A ciphertext-only attack (COA) on a joint transform correlator (JTC) encryption system is proposed. From the perspective view of optical cryptanalysis, we find out that the issue to be solved in the COA scheme could be transferred into a phase retrieval problem with single intensity measurement. And in this paper, the hybrid input-output (HIO) algorithm is employed to handle this issue with the help of an inartificial signal domain support and a given frequency domain constraint. Meanwhile, we provide a set of numerical simulations to demonstrate the validity and feasibility of the presented method.
© 2013 Optical Society of America
Optical encryption technique has drawn a lot of attentions due to its inherent capability for parallel processing . Since the double random phase encoding (DRPE) with a 4-f optical processor was invented by Refregier and Javidi in 1995 , a lot of optical cryptographic techniques have been studied extensively, such as the DRPE scheme in Fractional Fourier domain , Fresnel transform domain  as well as the security-enhanced method , etc. Besides, some other optical setups have been introduced to this research area, such as the joint transformation correlator  and the interference-based architecture [7–11]. The DRPE-based schemes use two independent random phase masks, regarded as secret keys, to encrypt an image (plaintext) into a stationary white noise (ciphertext). For decryption, the DRPE method requires extremely accurate alignment in the optical setups, and needs to generate an extra complex conjugate of the phase mask in order to recover the plaintext. Besides, the ciphertext is a complex function which is difficult for storage and transmission. To overcome the deficiency of the DRPE scheme, Nomura and Javidi proposed an alternative approach for optical encryption based on the joint transformation correlator (JTC) architecture . In this scheme, the plaintext bonded with a random phase mask is placed side by side with a key code on the input plane, and the outcome of the JTC scheme, a joint power spectrum (JPS), is taken as a ciphertext and could be stored and transmitted conveniently since it is an intensity distribution. In addition, the JTC scheme does not require accurate optical alignment and there is also no need to create the conjugate of the key code because the decryption procedure can be implemented with exact the same key code just as used in the encryption process. For this reason the JTC scheme has been widely studied and spawned several variation techniques [12–26]. Recently, researchers have also performed an extensive security assessment of the JTC encryption scheme by adopting various strategies, and they could be classified as two categories: one is the chosen-plaintext attack (CPA) [27, 28]; the other is the know-plaintext attack (KPA) [29, 30]. Both the CPA and the KPA have revealed the weakness of the JTC scheme from different perspectives. Nevertheless, we would like to emphasize that the CPA and the KPA still require too many resources in order to make an attack to the optical encryption scheme based on the JTC scheme. In this paper, we will show how the JTC encryption scheme is vulnerable to the ciphertext-only attack (COA) and how an attacker can retrieve an arbitrary plaintext by using only a ciphertext. As far as we know, this would be the first work to make a cryptanalysis of the JTC encryption system by employing a COA method, and the only other similar work, in the research field of optical cryptanalysis, was focused on the DRPE system and it was reported in 2007 by Tang and Peng et al. .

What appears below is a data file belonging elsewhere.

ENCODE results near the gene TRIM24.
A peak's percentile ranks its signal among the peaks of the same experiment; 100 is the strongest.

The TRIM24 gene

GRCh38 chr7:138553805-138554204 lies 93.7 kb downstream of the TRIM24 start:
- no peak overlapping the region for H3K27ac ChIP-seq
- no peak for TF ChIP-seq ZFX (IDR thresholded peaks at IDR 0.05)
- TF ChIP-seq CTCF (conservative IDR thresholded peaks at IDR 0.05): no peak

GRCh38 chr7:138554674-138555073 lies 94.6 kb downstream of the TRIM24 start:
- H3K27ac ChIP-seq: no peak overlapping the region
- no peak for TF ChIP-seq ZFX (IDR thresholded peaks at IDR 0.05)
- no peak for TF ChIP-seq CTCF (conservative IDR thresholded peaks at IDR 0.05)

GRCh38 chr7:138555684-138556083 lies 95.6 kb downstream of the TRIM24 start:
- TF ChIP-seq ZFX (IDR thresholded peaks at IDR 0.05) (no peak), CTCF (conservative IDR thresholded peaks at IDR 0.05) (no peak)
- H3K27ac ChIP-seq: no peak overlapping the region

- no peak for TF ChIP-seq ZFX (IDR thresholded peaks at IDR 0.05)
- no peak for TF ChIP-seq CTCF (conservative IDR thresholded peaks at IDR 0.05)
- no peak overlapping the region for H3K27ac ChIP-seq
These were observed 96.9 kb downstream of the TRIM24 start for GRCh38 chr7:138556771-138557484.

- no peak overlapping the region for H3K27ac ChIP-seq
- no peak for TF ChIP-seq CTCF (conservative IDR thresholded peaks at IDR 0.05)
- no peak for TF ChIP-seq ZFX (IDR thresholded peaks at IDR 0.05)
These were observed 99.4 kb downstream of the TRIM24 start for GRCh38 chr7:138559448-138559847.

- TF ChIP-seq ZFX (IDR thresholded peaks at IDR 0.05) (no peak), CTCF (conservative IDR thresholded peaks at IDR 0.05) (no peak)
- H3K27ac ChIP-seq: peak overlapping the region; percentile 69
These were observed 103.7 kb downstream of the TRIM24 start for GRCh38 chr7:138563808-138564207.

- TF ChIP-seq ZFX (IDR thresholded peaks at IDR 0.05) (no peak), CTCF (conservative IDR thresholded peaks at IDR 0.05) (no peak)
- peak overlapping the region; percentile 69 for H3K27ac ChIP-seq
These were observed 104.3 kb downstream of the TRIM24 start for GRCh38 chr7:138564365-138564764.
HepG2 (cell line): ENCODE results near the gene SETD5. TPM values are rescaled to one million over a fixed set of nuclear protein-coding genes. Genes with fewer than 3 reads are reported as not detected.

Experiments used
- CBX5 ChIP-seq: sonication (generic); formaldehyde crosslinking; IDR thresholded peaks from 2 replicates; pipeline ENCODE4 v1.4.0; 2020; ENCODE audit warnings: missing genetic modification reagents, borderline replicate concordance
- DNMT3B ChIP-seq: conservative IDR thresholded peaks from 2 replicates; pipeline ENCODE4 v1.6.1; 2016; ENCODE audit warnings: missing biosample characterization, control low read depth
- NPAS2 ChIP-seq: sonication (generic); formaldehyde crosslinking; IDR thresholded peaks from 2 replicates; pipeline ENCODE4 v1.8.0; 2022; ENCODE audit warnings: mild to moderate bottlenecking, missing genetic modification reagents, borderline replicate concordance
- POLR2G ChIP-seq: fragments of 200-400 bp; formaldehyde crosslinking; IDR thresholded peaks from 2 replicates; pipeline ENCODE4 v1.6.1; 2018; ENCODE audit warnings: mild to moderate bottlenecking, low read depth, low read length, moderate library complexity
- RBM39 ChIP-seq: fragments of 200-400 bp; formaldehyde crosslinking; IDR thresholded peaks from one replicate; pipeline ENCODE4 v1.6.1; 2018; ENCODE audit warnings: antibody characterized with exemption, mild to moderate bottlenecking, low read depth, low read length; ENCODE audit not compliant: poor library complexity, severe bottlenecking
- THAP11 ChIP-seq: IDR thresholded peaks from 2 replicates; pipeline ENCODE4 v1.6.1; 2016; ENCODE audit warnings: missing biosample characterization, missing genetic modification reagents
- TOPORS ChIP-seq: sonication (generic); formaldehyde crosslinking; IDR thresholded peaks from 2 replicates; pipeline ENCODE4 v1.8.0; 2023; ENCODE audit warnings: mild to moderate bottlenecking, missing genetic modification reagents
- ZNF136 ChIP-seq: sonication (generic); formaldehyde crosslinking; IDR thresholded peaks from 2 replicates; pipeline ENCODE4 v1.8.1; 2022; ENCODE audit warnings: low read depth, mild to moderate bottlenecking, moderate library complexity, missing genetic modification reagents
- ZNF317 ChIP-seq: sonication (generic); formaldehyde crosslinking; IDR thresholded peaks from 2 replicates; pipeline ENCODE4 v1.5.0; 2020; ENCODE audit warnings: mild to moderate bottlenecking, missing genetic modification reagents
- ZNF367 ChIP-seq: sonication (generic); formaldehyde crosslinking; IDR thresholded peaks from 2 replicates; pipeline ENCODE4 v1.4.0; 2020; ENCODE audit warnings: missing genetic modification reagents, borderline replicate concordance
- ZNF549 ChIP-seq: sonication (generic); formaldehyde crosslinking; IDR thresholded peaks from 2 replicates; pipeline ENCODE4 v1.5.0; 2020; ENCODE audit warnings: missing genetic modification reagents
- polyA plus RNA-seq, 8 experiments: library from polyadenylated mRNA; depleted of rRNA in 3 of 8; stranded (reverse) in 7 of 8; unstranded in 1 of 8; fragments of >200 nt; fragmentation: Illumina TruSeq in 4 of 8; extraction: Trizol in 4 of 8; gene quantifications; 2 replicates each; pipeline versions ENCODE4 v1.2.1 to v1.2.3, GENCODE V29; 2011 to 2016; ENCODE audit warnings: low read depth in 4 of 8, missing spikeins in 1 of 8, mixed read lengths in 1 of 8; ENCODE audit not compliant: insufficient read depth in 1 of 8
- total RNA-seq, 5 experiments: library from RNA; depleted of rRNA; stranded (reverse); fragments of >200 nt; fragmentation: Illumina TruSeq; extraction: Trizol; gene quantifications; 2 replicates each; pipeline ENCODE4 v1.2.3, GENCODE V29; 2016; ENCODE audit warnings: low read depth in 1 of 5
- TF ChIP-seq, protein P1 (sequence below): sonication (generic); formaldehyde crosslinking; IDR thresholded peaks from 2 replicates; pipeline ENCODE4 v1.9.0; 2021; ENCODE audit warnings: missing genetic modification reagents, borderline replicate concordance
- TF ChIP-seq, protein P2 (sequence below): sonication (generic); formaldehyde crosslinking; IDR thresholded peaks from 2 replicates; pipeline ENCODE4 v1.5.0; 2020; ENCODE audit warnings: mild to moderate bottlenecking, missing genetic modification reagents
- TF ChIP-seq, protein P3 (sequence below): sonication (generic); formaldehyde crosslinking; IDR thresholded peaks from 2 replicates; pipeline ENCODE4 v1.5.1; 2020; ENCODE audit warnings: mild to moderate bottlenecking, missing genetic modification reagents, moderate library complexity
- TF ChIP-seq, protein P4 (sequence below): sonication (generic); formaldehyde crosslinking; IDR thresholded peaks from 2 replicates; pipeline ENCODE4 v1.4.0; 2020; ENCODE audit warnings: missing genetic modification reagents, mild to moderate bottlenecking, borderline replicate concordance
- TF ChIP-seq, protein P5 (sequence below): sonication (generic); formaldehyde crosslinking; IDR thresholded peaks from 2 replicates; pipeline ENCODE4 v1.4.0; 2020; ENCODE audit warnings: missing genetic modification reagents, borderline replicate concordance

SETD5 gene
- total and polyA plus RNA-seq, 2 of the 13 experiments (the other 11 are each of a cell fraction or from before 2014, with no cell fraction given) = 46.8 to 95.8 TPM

The rest of this paper is organized as follows. In section 2, we give a brief review to the principle of the JTC-based optical encryption system. Section 3 describes the method of the COA on JTC encryption system with support by a series of simulations, and a conclusion is made in section 4.
2. Overview of the joint transform correlator encryption scheme
The JTC encryption technique was first reported by Nomura and Javidi in 2000 , and its encryption and decryption processes could be illustrated by Fig. 1.Let , and denote the plaintext, random phase mask (RPM) and secret key code, respectively. The plaintext bonded with is placed side by side with on the front focal plane of the Fourier transform lens at coordinates and , respectively. On the back focal plane, the joint power spectrum is recorded as a ciphertext by an intensity detector such as CCD. The ciphertext can be formulated in Eq. (1).